This jungle expedition has an interesting technical aspect, using airborne LIDAR to search for a lost city.
I am presently reading a very interesting book entitled, The Lost City of the Monkey God. This book is about a real-life archaeological adventure in which one of my favorite authors, Douglas Preston, is involved.
This jungle expedition has a technical aspect that got my attention—the use of airborne light detection and ranging (LIDAR) on an incredibly dense and unexplored, 20,000 square mile patch of the largest untouched rainforest in Central America, in a region known as Mosquitia. This area spans across both the Honduras and Nicaragua borders.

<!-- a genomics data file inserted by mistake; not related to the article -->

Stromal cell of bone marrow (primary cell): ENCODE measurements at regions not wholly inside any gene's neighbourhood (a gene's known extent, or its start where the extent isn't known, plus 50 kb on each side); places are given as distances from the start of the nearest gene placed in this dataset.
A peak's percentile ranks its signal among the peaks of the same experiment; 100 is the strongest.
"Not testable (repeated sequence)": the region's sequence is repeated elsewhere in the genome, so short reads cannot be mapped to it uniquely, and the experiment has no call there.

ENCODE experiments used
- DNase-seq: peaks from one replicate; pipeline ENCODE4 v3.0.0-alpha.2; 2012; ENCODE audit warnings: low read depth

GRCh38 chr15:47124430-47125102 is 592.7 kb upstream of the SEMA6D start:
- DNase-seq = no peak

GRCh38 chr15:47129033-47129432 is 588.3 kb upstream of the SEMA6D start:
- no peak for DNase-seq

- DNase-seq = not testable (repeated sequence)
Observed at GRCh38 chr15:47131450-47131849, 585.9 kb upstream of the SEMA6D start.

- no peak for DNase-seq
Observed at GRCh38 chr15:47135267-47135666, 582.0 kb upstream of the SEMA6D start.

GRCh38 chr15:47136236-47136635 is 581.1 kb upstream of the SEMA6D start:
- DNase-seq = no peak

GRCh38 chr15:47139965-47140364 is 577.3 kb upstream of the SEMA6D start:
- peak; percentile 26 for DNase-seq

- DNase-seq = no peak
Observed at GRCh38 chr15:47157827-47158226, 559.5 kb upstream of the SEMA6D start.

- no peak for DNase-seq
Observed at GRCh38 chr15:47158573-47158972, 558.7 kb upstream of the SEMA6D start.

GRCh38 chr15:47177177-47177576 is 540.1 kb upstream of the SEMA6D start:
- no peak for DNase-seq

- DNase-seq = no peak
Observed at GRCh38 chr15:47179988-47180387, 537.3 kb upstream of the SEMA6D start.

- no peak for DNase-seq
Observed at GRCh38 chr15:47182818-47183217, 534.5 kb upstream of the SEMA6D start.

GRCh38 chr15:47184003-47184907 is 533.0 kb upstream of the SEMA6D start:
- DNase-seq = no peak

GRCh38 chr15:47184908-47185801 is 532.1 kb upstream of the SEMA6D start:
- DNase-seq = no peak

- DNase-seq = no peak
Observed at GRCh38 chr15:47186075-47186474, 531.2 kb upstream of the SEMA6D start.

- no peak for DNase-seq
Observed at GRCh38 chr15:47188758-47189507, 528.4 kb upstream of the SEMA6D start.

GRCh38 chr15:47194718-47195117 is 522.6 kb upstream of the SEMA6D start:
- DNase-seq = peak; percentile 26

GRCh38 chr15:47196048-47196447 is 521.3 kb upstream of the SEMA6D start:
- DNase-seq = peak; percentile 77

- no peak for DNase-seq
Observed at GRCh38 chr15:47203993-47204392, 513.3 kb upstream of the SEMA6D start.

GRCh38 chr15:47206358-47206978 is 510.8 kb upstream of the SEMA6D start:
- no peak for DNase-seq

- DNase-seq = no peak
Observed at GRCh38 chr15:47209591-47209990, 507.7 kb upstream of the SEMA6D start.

It would normally take an entire career to hack through a jungle like this with a machete in order to map this area, and that’s if they even had an inkling of what archaeological find might be there. Only legends existed of a great city in the mountains of the broad, unexplored regions of Nicaragua and Honduras. Explorers were said to have been searching for this city since the 1500s. Even explorer Steve Elkins was on a quest for this city, also known as the ‘White City,’ since the early 1990s. Elkins launched his latest expedition in 2012, except this time he had the laser mapping capability of LIDAR.
Acquiring the LIDAR equipment